Thursday, January 11, 2007

Something in the air

You never know what your day will bring. I surprised myself this morning be eschewing my usual breakfast of a pint of coffee and 40 cigarettes in favor of actually cooking myself some eggs*, fakon (fake bacon, you know) an English muffin and some juice.

Plus the pint of coffee and the 40 cigarettes. Because some things don't change accidentally.

When I was in England in October, I didn't see a single English muffin my whole time there. Maybe they call them something else. Although we call American cheese American cheese, so who knows?

After eating, I began to install the new internal DVD burner which arrived this morning. The old one died this weekend, and I have projects due soon, so I had no choice but to buy a new one. As with every time I've had to crack open the case of my desktop machine, I have to doff my cap to Apple for making things intuitive and easy. The word "cinch" comes to mind.

While none of the activities I have described were preplanned parts of my day, this is not the surprise I had in mind when I began this post.

Some sort of construction began in front of my home this morning at around nine. There was a lot of noise, and a jackhammer was involved, but I was able to ignore it until mid-afternoon. Noise and construction aren't exactly unusual around my place. I was on the phone with a friend when I found myself saying "What is that smell?" out loud. My friend, perhaps unsurprisingly, didn't know the answer to my query. He seemed to think it was off-topic.

Like the narrator of Twas the Night Before Xmas, I rushed to the window to see what was the matter. There was only one truck on the street in front of my building, with small traffic cones creating a safety zone around it. The truck was from Chicago's Water Department.

Guess what the smell was. Go on, guess!**

*Yes, I was singing Julia Buckley's "Egg Song."

**Hint #1: it wasn't water. Hint #2: it's gross.


Hera said...

Can I just say Ewwww.

I think here English muffins are just called muffins, and so are the American variety i.e. the cakey ones with chocolate and 'blueberries' in. In fact I think we've decided to forgo our muffins in favour of your far superior ones. I suggest the US do the same with that stuff that claims to be cheese. Hope the day gets better.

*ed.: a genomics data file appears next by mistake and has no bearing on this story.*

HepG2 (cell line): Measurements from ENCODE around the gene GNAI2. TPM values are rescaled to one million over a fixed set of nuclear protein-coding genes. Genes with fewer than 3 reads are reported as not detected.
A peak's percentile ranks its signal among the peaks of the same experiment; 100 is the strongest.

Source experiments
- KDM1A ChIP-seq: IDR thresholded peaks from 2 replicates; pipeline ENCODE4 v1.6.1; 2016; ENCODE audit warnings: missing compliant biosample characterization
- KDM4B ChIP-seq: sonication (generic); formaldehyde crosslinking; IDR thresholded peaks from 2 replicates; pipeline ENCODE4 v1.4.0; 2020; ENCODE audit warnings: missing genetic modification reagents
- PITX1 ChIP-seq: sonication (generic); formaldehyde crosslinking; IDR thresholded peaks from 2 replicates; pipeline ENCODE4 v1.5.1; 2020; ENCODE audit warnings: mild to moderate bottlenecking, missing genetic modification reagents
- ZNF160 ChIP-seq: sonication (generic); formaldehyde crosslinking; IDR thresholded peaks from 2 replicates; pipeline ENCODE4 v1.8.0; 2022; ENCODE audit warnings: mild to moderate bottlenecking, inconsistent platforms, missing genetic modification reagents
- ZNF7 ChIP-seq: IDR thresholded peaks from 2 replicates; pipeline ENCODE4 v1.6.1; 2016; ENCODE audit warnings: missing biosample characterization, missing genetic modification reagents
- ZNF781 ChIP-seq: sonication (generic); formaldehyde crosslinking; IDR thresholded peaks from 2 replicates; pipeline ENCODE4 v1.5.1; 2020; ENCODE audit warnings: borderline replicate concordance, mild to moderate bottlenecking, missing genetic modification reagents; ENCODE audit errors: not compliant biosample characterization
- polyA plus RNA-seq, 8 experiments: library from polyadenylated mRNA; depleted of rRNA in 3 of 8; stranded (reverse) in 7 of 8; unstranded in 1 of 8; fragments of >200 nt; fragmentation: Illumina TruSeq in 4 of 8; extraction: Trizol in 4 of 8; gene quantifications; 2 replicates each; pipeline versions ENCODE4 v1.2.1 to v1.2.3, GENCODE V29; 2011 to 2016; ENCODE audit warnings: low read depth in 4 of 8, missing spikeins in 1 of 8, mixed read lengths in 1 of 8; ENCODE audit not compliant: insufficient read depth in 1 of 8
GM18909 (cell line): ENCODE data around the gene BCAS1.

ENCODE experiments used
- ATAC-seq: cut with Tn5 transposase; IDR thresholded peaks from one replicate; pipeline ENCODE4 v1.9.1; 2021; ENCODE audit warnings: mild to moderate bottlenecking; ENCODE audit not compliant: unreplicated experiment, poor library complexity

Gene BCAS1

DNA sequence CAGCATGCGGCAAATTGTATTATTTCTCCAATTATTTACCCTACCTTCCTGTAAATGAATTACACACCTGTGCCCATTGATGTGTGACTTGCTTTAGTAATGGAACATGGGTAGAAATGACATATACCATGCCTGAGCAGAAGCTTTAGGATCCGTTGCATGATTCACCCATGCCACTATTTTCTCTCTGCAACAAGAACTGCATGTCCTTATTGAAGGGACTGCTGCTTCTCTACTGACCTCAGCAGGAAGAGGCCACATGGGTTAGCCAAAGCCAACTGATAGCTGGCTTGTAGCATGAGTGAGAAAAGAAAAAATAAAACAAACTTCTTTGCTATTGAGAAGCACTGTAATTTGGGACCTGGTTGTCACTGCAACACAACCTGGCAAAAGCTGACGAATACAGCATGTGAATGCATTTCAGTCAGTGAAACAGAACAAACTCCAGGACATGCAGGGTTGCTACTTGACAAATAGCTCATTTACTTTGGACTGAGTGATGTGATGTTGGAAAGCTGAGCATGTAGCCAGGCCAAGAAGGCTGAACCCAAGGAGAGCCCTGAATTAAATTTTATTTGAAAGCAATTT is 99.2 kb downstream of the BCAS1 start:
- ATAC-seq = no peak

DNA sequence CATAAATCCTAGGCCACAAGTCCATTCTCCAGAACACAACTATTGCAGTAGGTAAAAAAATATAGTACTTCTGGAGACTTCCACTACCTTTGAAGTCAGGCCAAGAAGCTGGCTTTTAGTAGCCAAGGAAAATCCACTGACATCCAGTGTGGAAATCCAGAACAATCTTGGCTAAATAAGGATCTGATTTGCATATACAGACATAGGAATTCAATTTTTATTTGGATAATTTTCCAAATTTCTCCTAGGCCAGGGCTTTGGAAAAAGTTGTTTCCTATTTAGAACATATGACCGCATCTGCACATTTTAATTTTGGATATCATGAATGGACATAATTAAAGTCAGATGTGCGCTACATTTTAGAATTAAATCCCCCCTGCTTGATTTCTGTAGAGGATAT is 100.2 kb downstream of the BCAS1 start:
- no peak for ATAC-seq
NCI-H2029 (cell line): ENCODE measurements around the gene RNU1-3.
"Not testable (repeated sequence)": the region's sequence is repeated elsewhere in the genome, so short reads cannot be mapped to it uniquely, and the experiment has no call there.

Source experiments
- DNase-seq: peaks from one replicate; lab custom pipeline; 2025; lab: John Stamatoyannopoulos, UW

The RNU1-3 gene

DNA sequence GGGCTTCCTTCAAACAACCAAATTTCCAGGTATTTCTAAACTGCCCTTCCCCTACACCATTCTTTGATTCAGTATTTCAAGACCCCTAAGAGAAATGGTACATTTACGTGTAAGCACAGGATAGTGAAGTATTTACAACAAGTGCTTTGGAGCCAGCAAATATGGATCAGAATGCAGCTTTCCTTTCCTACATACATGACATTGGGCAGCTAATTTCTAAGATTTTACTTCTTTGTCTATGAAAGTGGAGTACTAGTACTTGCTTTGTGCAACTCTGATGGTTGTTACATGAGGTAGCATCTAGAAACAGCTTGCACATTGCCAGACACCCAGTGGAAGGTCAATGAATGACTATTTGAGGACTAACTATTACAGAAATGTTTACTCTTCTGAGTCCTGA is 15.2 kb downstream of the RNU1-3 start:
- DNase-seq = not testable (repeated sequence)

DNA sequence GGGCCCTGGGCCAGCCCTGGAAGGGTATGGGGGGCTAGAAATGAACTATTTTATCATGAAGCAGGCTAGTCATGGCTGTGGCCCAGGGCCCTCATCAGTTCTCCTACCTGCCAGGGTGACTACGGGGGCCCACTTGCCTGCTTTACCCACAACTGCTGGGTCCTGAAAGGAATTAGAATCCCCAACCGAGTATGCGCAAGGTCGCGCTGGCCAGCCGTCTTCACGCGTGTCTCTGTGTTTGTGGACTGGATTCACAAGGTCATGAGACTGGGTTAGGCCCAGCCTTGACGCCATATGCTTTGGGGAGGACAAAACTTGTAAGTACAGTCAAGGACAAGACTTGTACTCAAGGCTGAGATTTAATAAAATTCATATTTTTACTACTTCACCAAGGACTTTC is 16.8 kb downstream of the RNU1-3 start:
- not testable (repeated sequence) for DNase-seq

Sundry said...

Choose me! Choose me! [Hand in the air like it has been every damn day since kindergarten, I just can't help myself.] I know this one!

In England, an English muffin is a crumpet! Don't believe me? Type crumpet into the Google images search.

Okay. I feel better now. A little embarrassed, but better. I think I know the other answer, but I'm not sure what words are socially acceptable.

The Moon Topples said...

Hera: Yeah. I can't stand American cheese.

Sundry: I thought it might be crumpets as well. I seem to recall telling folks that before i left. No one ever offered me one, though, so I had no direct proof. Also, a lot fewer chimney sweeps and toffee than you might imagine.

Nikki Neurotic said...

Construction and bad smells are NEVER good.

He Who Does Not Subscribe said...

A strange and awful smell and a truck from Chicago's Water Department? That is beautiful. And poopy.

Unknown said...

I've just tagged you with The Thinking Meme... because I'm mean like that, lol. Check out my blog for all of the details.

CC2383 said...


Hera said...

Oh I hate to be a stickler and I have resisted leaving this comment, but us Brits are nothing if not pedantic.

An English muffin is not a crumpet although I can see from google images it's hard to tell the difference, and in fairness there's not a lot.

Muffins are similar to bread and often eaten with eggs e.g. eggs benedict. Crumpets are a lot chewier and filled with holes and eaten with butter, cheese or jam. We brits are very protective about crumpets (maybe why an attractive man is called a bit of crumpet) and couldn't give a toss about muffins really.

Julia Buckley said...

Oh wow - I missed this earlier. You sang the egg song! Good for you, it's a life-changer isn't it?

Funnily enough I had an American muffin yesterday. I'm sure you will agree that this is very spooky and undeniable evidence of the existence of forces that science cannot begin to explain.

heartinsanfrancisco said...

I was sure they were called "crumpets' in England, and had always surmised that the word was too tricky and, you know, foreign, for the American mind to grasp.

I do not know "The Egg Song." I'm glad.